And of course this bias doesn’t just go away beyond the classroom.
Female college students are more likely to abandon studies in science, technology, engineering and math (STEM) disciplines than their male classmates, and new research from the University of Washington suggests that those male peers may play a key role in undermining their confidence.
Published this week in the journal PLOS ONE, the study* found that males enrolled in undergraduate biology classes consistently ranked their male classmates as more knowledgeable about course content, even over better-performing female students.
The over-ranking equated to males ranking their male peers smarter by three-quarters of a GPA point* than their equally-performing female classmates, showing what researchers say amounts to a clear and consistent gender bias. Female students, on the other hand, repeatedly showed no significant bias in whom they picked as knowledgeable.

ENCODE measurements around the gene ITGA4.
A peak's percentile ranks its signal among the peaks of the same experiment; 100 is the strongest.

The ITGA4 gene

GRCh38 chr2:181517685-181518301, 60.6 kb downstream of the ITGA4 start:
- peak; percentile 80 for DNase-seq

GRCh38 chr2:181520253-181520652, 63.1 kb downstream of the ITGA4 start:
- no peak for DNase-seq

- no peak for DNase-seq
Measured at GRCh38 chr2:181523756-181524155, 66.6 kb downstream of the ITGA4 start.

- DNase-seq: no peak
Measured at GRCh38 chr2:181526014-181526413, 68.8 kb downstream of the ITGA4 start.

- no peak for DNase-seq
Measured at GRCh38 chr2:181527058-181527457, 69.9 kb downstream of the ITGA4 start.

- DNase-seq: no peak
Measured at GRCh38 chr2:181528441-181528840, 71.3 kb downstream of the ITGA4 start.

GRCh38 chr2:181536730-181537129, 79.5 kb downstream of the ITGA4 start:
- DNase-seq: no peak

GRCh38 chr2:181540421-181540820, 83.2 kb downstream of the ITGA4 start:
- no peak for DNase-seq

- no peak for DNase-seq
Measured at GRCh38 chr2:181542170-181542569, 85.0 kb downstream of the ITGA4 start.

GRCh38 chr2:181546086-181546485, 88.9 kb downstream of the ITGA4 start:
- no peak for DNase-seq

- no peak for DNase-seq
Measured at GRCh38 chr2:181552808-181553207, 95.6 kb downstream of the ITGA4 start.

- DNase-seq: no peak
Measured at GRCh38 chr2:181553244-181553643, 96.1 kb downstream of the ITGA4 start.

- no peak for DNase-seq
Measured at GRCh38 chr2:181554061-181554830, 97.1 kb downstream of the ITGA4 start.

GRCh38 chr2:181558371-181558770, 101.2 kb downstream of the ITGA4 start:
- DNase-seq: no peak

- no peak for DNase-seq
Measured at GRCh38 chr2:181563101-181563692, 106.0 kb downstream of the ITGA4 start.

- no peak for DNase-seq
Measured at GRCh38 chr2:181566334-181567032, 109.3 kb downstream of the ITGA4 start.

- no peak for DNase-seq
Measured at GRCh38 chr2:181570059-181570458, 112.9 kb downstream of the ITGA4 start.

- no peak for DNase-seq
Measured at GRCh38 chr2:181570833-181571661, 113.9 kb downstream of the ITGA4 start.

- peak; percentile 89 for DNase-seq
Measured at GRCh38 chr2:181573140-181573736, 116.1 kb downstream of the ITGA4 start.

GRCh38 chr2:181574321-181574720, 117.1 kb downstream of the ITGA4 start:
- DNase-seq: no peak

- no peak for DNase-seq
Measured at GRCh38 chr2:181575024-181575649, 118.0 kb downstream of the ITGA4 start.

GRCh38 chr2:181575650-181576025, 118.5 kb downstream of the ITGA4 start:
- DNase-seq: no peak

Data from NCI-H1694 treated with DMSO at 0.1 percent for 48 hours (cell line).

“This shows that there is a huge inequity in who male students think is strong in the class materials,” said lead author Dan Grunspan, a doctoral candidate in the UW Department of Anthropology.
“Males were consistently nominated as being more knowledgeable by their male peers, regardless of performance.”
Daniel Z. Grunspan, Sarah L. Eddy, Sara E. Brownell, Benjamin L. Wiggins, Alison J. Crowe, Steven M. Goodreau. Males Under-Estimate Academic Performance of Their Female Peers in Undergraduate Biology Classrooms. PLOS ONE, 2016; 11 (2): e0148405 DOI: 10.1371/journal.pone.0148405